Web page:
"The little studio at ATC/Dunhill as very nicely tricked out with a brand new Bosendorfer piano, our splendid double Magneplaner monitor system, and a newly acquired and fabulously expensive set of Audio Research D-76 tube power amps to go with the Maggies. You should have been there."
-- Donald Fagen & Walter Becker's liner notes to the CD reissue of 1975's "Katy Lied"
27 years later I'm listening to Magneplanars on a fabulously expensive set of tube power amps.
In 1982 I started work and put together an underpowered system:
A few years later I finally gave in to CD's and got a Sony D-15 portable CD player.
I put the turntable on a Sound Organization stand, which substantially changed the sound compared with a coffee table, though it was hard to tell whether it was better. When the Rega RB-300 arm came out, I upgraded to it.
Apart from a succession of cassette decks (the Denon DRM-510, whose fluorescent lights die after a few years), that was it.
I replaced the turntable belt, and after 14 years upgraded the cartridget to a Sumiko Blue Point Special with a Creek outboard phono stage.
Occasionally I'd read a hi-fi magazine and shake my head at the $2000 connecting cables. I did go to the Stereophile show at a hotel and was blown away by the SoundLab speakers, the Wilson X1-Grand SLAMM, and the Meridian audio-visual systems.
Then after 17 years the Magneplanars blew. They sounded muffled.
It's been 20 years. Dolby Digital 5.1 is out, Dolby EX 6.1 is coming, I haven't bought an LP in years, Super Audio CD and DVD-Audio high-res formats are trickling out, digital is everywhere. So I assumed I would wind up with an all-digital software-updatable RS-232 controlled multi-channel active speaker system, with 1's and 0's running direct to each speaker. That's got to be the future, right?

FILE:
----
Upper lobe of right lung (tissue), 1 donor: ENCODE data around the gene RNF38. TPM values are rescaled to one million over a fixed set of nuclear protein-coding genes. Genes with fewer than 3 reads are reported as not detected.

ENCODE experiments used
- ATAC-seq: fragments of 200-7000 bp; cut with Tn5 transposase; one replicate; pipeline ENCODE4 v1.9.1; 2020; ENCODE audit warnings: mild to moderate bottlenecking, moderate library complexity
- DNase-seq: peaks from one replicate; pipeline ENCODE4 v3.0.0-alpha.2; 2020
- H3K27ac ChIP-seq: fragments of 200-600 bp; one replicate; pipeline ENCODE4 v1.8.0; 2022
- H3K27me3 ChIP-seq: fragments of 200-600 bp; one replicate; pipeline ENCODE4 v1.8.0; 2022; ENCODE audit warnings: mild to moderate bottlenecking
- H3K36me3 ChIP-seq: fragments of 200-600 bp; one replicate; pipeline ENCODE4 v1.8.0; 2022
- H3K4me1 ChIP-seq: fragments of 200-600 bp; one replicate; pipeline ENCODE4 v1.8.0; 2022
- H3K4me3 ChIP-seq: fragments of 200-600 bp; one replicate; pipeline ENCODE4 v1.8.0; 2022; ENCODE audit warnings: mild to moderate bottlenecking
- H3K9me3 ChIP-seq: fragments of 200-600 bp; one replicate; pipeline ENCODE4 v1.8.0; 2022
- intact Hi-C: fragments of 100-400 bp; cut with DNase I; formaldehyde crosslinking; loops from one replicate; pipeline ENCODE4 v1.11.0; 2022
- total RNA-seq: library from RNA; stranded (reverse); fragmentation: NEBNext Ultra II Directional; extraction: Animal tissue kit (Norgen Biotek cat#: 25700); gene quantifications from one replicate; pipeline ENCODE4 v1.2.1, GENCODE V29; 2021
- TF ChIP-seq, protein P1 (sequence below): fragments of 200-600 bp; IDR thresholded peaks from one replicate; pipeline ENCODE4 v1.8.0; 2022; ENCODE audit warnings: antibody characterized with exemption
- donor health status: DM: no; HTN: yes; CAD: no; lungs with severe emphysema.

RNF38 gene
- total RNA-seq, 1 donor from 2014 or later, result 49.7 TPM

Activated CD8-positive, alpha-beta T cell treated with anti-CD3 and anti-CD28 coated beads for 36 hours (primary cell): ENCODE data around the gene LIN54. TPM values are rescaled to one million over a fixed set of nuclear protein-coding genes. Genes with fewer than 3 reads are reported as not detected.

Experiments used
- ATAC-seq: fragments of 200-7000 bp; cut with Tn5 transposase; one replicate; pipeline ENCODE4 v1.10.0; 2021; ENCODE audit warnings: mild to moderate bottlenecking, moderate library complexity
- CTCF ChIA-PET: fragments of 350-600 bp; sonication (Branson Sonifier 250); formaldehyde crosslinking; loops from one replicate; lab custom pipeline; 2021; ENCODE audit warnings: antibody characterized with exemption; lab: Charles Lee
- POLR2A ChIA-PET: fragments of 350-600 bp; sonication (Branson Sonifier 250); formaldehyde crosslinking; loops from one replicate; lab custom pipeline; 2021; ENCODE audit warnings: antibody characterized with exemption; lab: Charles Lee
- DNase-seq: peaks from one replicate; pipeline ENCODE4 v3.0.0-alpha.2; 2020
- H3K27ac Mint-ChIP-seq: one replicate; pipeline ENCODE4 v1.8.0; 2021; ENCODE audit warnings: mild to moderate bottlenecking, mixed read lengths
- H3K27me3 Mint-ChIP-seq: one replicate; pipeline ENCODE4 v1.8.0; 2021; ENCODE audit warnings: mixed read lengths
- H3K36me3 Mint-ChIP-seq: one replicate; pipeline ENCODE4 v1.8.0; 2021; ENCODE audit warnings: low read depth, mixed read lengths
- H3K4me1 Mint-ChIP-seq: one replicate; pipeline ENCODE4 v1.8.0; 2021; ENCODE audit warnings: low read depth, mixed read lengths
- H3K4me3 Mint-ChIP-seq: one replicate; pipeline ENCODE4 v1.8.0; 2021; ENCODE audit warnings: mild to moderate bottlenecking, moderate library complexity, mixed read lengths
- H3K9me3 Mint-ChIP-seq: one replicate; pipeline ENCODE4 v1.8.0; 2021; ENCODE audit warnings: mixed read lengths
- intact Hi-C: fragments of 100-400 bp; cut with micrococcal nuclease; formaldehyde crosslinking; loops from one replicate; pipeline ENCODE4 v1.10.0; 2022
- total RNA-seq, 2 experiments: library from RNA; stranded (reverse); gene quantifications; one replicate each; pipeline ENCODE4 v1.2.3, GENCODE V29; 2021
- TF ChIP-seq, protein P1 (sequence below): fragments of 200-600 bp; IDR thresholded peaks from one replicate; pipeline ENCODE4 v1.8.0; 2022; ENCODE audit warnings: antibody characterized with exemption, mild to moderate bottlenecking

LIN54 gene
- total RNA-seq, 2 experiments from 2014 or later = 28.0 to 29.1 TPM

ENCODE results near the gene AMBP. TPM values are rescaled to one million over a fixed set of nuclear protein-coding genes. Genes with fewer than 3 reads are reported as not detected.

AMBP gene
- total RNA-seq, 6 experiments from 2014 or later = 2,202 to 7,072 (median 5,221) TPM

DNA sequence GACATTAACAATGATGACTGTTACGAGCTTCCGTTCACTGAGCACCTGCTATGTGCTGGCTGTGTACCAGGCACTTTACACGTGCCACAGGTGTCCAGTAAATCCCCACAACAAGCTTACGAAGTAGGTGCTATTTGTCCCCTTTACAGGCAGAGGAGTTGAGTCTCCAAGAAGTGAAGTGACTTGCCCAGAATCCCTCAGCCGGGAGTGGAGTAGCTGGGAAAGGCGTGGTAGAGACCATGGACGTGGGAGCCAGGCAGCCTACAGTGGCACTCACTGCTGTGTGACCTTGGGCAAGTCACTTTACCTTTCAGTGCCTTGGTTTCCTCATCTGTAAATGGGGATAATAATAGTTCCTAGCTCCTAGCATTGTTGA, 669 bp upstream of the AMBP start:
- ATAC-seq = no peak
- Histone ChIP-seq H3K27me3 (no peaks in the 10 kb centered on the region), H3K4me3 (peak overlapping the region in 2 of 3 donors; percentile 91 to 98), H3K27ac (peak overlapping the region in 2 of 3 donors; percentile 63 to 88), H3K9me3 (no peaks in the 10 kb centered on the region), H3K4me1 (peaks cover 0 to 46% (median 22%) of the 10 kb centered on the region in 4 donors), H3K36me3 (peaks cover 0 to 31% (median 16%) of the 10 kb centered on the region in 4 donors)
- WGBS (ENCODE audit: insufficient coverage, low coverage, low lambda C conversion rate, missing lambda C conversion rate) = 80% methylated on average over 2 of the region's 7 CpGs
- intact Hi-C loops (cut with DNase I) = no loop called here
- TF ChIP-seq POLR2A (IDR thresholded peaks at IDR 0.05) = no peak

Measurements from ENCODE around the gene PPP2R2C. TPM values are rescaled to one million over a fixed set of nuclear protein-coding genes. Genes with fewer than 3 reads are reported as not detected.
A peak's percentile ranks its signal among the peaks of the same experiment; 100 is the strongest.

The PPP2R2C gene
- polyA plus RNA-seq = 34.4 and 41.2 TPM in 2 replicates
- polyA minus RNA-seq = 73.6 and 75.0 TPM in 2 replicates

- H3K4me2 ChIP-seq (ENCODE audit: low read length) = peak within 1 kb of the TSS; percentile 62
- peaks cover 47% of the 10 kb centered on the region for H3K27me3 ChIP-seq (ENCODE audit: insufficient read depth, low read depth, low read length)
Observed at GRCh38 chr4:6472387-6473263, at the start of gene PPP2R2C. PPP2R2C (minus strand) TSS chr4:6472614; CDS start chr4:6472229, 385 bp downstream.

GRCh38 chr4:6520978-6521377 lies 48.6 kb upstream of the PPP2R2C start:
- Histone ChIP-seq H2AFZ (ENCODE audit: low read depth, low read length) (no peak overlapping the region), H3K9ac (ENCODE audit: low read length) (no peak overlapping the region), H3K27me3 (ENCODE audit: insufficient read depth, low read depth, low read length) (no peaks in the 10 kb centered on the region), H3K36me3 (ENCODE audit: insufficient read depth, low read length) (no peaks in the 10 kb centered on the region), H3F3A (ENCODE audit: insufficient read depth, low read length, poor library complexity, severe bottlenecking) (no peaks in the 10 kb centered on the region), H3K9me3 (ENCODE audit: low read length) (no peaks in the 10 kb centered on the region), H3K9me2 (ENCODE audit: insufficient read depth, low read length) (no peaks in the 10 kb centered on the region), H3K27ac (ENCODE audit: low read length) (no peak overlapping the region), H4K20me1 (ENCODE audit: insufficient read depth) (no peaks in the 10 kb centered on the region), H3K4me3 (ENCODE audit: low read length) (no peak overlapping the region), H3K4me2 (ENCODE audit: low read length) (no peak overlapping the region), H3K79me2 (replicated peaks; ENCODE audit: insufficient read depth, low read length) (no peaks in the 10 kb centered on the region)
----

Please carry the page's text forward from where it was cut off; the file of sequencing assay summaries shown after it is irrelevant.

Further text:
The masters of that approach are Meridian. So we went to the Meridian dealer for a listen.
We were completely underwhelmed. Sure, bass was solid and guitar had a certain authority, but it just wasn't happening. Vocals weren't convincing, there was no space around the instruments.
The salesman kept trying to show us "James Taylor Live in Concert" on a $40,000 plasma display to hide the distinctly average audio.
We went to "The Audible Difference". After some listening we wound up with the setup below, 180 degrees from where I thought the best sound would be in the 21st century.
The 3.6R have the wonderful Magneplanar presence I've grown accustomed to for 20 years but are a giant step forward. They're behind their smaller brothers.
The salesperson set them up with Linn CD player, VTL TL5.5 preamplifier and VTL MB-250 tube amplifiers, and the sound was great. No surround sound, no computer chips (outside the CD), no tone controls, no bass adjustment. But unquestionably great sound.
The only change I made was after going for 20 years with underpowered speakers, I stepped up to the MB-450 amplifiers. Magneplanars will soak up all the power you can send to them; I have no doubt these speakers would sound better still with more power.
So how does it sound?
Generally great. Even at moderate levels, you hear more details. Often tracks will have credits for musicians on additional keyboards or acoustic guitar, and you have to struggle to hear their contribution. On this you just notice more going on. It doesn't make badly-recorded song unlistenable, but
The system nails the sound of cymbals. On well-recorded tracks, you feel there's a big piece of metal in the room with you.
Piano is also lovely. People think there's a piano in the loft.
Female voice varies a lot.